Banks' career has spanned more than 60 years, as a jazz and classical pianist, conductor, arranger, and composer. He led a jazz quintet at Expo 67; he hosted, performed on, and arranged and conducted music for The Tommy Banks Show, a TV talk show broadcast on CBC-TV from 1968–74 and 1980–83. In the 1970s, Banks occasionally hosted the CBC's Jazz Radio-Canada, which also regularly featured his jazz quartet and big band. His big band performed at the 1978 Montreux Jazz Festival in Switzerland; a double LP of its concert there won the Juno Award for Best Jazz Album. He and Lindemann were also nominated for a Juno this year for their CD, Legacy Live.
Monday, July 11: 81-year-old pianist Oliver Jones continues his farewell tour with a show at Dominion Chalmers United Church. You thought he bade farewell to Ottawa in May at the National Arts Centre? This concert's quite different from his NAC show (read our review of that show): Jones will perform his favourite classical pieces solo in the first half, and then will reunite with Lagacé and drummer Jim Doxas in the second half for a hommage to Oscar Peterson.
On the vocal front, Music & Beyond is also presenting Chanticleer, dubbed an “orchestra of voices”, on Saturday, July 16. The repertoire of the 12-member male chorus is primarily classical, but also includes spirituals and jazz.
Bluesfest concentrates on rock and blues acts, but sometimes stretches to jazz or jazz-influenced musicians. On Thursday, July 7, pianist/vocalist Joe Jackson will hit its City Stage in LeBreton Flats, playing from his latest album, which includes collaborations with well-known jazz musicians Bill Frisell, Brian Blade, and Donald Harrison (although none of those are in his band for this show). In his long career, Jackson has touched on many styles, but is particularly well-known for re-popularizing jive music; he was an early impetus for the Jivewires .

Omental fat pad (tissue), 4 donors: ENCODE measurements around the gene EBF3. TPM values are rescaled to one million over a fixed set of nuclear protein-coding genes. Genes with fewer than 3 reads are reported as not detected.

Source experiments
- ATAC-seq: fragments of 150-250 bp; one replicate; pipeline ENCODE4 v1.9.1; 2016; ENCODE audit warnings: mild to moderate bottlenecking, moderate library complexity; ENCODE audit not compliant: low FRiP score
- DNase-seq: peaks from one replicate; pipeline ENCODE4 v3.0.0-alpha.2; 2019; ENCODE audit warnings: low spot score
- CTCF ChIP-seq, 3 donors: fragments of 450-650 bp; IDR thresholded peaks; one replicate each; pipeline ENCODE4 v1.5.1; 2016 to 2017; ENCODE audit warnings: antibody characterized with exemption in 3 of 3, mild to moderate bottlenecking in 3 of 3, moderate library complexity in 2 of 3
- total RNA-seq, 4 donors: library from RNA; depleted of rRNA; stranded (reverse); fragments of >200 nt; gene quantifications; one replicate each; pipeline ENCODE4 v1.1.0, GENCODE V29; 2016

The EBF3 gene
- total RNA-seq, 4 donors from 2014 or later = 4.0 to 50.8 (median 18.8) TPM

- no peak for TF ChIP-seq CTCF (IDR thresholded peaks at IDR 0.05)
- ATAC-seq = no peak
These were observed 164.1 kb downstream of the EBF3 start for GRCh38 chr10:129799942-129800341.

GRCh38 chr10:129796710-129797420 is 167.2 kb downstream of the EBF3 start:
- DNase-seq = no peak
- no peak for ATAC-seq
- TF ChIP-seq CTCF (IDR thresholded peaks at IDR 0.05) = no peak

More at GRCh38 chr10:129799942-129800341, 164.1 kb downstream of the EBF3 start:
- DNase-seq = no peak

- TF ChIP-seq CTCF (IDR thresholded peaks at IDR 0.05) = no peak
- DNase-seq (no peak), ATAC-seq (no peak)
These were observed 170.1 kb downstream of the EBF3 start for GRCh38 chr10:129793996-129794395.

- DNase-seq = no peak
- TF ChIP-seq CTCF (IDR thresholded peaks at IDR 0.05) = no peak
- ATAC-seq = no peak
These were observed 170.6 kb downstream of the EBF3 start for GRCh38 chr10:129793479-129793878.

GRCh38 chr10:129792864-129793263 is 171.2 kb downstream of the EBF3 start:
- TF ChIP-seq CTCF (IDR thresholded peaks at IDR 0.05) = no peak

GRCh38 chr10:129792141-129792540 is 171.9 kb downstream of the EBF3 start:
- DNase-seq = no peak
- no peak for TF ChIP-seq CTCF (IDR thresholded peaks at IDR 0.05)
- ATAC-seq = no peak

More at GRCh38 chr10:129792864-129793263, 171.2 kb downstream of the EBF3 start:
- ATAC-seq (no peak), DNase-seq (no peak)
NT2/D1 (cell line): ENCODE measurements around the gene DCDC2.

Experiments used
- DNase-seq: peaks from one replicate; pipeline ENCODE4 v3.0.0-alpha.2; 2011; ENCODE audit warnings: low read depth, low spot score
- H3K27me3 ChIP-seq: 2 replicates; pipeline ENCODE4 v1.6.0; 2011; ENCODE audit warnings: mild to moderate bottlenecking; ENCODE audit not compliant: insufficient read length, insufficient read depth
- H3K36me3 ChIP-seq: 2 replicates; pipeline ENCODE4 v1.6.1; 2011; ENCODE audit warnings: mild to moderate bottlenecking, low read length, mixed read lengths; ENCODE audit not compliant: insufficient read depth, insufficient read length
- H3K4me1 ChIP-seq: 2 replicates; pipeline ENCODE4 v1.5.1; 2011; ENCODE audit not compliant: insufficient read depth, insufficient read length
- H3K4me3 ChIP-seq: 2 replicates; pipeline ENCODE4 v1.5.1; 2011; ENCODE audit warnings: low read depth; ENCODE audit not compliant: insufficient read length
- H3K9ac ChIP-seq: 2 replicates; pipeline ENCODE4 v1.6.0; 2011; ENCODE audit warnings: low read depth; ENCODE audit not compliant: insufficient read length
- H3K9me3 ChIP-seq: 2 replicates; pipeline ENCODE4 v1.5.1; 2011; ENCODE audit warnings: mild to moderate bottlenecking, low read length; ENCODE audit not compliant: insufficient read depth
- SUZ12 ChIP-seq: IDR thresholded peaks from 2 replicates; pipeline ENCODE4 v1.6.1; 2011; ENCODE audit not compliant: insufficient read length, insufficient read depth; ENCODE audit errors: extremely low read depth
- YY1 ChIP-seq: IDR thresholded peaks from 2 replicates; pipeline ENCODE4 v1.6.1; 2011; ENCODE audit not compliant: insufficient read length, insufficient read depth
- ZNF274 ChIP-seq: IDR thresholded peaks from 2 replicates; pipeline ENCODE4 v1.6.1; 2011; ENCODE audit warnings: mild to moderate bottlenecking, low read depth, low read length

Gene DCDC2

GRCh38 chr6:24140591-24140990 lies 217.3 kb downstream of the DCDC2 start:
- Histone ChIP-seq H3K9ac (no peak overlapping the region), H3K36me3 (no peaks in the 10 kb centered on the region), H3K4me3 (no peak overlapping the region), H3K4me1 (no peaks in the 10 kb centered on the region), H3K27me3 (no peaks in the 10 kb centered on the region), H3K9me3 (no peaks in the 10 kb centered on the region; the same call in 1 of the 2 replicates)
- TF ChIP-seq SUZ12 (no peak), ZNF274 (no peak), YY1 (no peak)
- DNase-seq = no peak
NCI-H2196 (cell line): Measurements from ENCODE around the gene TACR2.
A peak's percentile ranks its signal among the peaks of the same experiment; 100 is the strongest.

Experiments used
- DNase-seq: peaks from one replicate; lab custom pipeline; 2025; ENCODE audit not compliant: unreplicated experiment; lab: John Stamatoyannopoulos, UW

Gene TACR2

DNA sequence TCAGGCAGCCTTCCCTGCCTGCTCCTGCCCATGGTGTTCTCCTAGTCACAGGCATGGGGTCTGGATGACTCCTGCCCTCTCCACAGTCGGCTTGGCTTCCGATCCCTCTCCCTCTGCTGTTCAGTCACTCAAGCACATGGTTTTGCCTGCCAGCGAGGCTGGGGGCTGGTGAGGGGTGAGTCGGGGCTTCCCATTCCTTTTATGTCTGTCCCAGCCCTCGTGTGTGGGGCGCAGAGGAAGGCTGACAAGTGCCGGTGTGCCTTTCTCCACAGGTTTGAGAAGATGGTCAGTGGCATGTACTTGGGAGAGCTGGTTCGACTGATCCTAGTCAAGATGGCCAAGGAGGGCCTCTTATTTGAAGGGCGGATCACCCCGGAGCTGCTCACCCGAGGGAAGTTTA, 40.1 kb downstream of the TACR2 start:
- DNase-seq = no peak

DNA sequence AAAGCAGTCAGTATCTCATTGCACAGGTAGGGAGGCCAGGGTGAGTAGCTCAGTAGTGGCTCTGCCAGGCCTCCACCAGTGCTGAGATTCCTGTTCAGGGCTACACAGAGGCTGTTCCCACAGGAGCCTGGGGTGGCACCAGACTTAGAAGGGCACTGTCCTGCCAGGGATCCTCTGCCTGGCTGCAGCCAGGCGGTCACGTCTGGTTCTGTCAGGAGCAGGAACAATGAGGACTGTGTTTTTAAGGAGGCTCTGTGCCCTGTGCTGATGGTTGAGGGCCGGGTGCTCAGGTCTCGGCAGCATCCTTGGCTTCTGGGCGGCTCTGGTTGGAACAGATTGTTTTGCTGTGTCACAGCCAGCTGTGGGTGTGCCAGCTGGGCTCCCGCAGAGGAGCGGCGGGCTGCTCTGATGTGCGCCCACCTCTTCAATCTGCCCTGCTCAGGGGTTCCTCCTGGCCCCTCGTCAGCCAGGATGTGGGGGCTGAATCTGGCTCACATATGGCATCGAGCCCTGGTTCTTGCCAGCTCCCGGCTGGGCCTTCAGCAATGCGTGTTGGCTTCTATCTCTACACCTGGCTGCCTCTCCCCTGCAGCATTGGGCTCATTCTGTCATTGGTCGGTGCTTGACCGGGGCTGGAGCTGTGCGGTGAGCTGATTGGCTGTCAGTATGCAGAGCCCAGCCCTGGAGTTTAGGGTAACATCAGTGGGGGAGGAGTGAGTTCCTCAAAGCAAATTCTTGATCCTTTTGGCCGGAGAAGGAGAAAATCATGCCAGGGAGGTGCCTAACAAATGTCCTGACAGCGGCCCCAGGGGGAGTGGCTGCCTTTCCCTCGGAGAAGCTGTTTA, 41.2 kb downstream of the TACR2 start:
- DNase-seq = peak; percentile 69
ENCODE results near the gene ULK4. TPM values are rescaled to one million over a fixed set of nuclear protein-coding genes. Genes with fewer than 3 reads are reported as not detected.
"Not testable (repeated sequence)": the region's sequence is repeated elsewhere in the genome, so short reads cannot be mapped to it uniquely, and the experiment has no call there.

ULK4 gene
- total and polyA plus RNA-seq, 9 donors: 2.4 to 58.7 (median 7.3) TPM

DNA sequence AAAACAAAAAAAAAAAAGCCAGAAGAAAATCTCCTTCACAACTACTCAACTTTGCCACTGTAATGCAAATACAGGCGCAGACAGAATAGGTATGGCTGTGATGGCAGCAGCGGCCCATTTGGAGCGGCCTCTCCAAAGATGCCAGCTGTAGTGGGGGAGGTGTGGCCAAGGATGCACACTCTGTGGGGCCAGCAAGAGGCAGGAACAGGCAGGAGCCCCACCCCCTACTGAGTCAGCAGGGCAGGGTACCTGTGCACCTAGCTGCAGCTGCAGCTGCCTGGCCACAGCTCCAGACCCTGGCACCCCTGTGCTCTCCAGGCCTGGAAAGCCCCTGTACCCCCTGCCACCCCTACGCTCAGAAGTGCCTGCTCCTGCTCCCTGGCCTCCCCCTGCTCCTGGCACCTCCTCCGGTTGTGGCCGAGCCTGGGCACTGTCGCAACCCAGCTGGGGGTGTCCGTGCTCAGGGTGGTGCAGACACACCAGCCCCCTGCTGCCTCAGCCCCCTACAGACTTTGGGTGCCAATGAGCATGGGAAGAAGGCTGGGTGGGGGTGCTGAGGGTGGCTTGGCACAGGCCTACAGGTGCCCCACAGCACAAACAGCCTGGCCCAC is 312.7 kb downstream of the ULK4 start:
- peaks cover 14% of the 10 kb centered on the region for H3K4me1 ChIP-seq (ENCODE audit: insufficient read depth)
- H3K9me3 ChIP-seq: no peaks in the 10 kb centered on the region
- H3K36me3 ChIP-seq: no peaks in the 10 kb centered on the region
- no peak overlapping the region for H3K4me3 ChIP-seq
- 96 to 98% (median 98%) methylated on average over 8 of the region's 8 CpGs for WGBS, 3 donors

Bluesfest is also a great time to hear the generation of Ottawa jazz musicians in their 20s and 30s: those who have been honing their craft in local clubs and jam sessions, and trying out new combinations and cross-overs. They're displaying several of their projects on smaller Bluesfest stages this year, starting with the Lucas Haneman Express' blistering blues and funk grooves (July 8). You can hear the reggae-jazz crossover of the Treasure Dub Quartet on July 9, followed on July 10 by Thrust, a power trio which fuses funk and soul with electronica and hip-hop. On July 15, the Chocolate Hot Pockets, who have just recorded their third album, play their combination of jazz, funk, and neo-soul [read our review of their Winter Jazz Festival show],